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Book Review

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The Goddess of Buttercups and Daisies


Author: Martin Millar
Publisher: Piatkus
RRP: £8.99
ISBN: 978 0 349 40714 2
Publication Date: 04 April 2015

For ten years the war between Athens and Sparta has dragged on, bringing both cities to the brink of destruction. The public want peace, but there are powerful factions in Athens intent on carrying on the war. The sides are evenly matched and it would not take much to turn the city away from war. Fretting about trying to get his play completed, Aristophanes, struggles through a lack of money and floppy fake phalluses to complete his play Peace. The Goddess Athena feels that this could be the tipping point the Athenians need and so sends the Amazonian Bremusa to counter the negative effect of the demi-Goddess Laet, who is seeding discontent amongst the citizens...

The Goddess of Buttercups and Daisies (2015. 188 Pages) is another satirical flight of Pythonesque fantasy from Martin Millar.

The story is set in ancient Greece, 421 BC, and takes the view that all the elements of Greek myth exists, so we have everything available between Gods and man. The writing style is comically witty, using everything from clever puns to nob jokes, which if the book is to believed have never really gone out of fashion.

We follow the exploits of Aristophanes as he tries to ready his comedic play for an important festival. This becomes the central event around which all the other subplots orbit. The bane of his life is Luxos (who appeared in the earlier book Lux the Poet), a young struggling poet, who looks to Aristophanes for patronage, as they belong to the same Athenian tribe. At the beginning of the book Luxos is a bit of a buffoon, completely convinced that he is destined to be a great poet, even though not one single Athenian will give him a chance. His character changes when he meets the nymph Mertris, who has accompanied Bremusa to the city in order to ensure the successful completion of the peace talks.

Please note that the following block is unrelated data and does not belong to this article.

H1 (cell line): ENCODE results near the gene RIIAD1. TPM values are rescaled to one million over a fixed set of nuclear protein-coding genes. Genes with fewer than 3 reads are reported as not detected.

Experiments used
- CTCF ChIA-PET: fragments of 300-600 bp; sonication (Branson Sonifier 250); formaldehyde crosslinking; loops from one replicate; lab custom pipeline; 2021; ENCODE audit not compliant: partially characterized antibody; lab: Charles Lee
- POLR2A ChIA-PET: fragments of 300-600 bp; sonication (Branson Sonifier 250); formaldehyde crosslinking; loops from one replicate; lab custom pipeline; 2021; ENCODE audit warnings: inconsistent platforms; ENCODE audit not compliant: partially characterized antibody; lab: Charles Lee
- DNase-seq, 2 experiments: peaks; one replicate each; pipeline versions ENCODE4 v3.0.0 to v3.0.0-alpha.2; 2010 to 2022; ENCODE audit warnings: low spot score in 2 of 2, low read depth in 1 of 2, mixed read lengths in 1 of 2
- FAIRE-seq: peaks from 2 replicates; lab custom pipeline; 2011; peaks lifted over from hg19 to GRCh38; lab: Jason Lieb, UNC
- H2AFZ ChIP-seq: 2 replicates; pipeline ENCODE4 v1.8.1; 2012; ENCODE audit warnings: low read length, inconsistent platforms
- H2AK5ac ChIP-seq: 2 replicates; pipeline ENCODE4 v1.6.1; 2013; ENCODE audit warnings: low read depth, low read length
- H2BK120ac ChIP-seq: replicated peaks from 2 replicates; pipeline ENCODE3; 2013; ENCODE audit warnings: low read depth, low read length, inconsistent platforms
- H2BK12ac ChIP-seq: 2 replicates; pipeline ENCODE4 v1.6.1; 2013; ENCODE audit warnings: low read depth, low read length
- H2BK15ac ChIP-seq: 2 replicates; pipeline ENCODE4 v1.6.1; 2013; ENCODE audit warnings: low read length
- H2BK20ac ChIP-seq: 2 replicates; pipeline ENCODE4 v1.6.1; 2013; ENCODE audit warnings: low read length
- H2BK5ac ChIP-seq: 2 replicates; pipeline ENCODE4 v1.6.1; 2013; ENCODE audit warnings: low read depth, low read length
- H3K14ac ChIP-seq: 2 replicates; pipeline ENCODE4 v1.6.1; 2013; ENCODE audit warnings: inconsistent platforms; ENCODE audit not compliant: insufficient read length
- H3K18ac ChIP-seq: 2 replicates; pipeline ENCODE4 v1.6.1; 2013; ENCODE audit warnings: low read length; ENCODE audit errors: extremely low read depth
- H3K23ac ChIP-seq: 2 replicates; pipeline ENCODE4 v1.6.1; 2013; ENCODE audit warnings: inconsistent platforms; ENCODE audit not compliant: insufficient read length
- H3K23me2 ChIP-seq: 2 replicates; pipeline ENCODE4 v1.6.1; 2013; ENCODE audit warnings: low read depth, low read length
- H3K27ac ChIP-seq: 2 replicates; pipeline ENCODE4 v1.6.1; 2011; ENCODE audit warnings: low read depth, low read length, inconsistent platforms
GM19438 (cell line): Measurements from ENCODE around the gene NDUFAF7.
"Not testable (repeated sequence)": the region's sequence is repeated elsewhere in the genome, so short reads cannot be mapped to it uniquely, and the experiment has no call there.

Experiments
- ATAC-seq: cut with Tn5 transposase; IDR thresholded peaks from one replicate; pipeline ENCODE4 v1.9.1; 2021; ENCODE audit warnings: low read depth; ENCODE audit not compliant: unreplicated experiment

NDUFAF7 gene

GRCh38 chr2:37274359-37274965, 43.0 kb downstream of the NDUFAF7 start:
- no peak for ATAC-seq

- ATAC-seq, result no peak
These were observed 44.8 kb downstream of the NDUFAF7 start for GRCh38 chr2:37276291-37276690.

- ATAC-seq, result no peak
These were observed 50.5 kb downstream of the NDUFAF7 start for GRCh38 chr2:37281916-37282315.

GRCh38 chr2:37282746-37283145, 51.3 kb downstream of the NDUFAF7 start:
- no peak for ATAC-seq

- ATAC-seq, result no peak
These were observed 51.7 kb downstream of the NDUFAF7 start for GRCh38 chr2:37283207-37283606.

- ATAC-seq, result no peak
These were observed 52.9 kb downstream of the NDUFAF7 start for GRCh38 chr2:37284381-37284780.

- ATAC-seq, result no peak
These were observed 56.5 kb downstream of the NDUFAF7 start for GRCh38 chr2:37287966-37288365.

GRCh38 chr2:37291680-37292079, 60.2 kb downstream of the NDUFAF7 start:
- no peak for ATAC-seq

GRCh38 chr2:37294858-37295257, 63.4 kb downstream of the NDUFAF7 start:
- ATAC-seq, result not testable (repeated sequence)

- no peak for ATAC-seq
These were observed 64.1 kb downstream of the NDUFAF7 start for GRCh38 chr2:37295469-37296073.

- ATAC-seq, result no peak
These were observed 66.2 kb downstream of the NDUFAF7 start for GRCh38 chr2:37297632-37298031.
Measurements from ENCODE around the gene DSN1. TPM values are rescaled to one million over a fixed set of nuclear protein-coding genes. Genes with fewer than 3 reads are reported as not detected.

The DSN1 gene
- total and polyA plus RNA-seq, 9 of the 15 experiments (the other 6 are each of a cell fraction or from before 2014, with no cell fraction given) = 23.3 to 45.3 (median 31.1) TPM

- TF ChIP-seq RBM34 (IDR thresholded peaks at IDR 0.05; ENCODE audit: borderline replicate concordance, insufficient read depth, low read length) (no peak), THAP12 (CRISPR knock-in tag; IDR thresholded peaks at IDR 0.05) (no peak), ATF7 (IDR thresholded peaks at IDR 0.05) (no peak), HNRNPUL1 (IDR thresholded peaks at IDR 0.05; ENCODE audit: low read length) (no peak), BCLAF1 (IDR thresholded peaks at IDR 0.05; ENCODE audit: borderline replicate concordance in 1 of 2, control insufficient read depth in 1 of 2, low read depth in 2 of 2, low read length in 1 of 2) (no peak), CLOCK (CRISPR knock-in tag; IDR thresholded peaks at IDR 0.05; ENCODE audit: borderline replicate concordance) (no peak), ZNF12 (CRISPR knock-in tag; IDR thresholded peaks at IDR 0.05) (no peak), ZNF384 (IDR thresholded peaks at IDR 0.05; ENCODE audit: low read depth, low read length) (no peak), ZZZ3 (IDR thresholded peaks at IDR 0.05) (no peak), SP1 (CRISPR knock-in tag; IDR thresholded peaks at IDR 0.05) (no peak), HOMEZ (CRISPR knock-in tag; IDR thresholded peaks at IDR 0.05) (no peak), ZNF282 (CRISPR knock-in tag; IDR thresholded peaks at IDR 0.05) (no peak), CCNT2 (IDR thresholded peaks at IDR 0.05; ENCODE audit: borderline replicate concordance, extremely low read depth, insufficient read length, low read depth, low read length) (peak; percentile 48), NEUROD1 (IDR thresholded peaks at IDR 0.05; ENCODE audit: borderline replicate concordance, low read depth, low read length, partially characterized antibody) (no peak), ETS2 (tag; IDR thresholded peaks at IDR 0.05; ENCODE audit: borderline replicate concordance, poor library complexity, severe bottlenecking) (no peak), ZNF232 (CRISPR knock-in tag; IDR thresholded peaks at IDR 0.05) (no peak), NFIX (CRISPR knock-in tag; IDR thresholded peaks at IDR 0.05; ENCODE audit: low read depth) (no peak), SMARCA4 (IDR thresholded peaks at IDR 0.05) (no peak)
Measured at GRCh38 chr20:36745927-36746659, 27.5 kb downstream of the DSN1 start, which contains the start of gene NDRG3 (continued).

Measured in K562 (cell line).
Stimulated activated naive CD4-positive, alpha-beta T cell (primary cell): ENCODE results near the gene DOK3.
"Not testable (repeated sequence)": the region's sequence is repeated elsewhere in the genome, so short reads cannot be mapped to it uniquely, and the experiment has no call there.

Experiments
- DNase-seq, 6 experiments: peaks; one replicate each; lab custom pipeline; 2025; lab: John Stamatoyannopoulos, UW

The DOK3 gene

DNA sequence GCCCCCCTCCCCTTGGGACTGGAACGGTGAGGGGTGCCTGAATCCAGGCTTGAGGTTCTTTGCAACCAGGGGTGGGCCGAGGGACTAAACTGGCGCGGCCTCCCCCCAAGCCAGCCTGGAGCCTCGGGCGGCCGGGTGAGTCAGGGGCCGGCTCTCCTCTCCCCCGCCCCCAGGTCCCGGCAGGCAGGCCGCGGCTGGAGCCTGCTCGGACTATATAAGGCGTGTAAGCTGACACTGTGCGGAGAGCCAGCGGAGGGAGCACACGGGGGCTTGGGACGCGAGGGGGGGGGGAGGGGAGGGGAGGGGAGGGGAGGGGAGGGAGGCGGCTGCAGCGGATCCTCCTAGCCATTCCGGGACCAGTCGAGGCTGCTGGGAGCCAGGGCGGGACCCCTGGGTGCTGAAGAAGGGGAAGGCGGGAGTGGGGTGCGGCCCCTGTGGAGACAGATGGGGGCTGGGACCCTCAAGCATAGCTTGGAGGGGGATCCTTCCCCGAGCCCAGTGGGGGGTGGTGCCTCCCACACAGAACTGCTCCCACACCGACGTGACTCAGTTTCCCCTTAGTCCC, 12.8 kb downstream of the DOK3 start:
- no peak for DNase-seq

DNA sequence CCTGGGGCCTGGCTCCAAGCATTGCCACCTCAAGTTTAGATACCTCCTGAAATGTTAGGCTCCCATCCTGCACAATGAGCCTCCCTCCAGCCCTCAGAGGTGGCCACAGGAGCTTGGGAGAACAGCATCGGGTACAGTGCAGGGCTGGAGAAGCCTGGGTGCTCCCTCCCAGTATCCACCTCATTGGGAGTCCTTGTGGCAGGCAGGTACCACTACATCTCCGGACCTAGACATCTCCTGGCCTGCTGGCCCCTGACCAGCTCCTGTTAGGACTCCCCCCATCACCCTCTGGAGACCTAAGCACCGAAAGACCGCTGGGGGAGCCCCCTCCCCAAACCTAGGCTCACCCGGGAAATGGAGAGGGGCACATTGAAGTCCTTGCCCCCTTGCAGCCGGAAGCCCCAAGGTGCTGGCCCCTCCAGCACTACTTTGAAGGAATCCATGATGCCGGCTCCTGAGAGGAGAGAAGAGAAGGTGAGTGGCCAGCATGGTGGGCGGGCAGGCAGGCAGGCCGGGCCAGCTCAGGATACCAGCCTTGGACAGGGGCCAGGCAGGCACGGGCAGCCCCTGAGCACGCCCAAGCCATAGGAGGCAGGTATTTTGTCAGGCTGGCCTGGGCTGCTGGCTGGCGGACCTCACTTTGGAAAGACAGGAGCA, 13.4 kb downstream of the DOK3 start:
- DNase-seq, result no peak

Bremusa has her own problems when she discovers that Idomeneus is in the employ of Laet, these two last met in battle at Troy, both having been rescued only to meet again seven hundred years later with their feud still intact.

The book contain no chapters, but each section of writing is headed with a character’s name as the plot jumps shifting perspective around the city trying to keep all the threads together aiming for the all important Dionysia festival.

The book is expertly layered, on top you have what could be seen as traditional farce, yet underneath this is also a wonderful critique of our own state of affairs. The Athenians engage in a fictional democracy, fictional because the really important decisions are being made by the rich and powerful minority. Luxos represents a good example of how a meritocracy tends to work; he cannot get a hearing as a poet, not because he is no good, although as a reader you suspect that this is the case, but because of his family’s poor background.

I did like that most of the characters were quirky in their own way, but not so much as to make them into caricatures. The comparison to Kurt Vonnegut is apt as both novelists are able to combine levity with profundity, creating a book which is light to read, but full of deep thought.


Charles Packer

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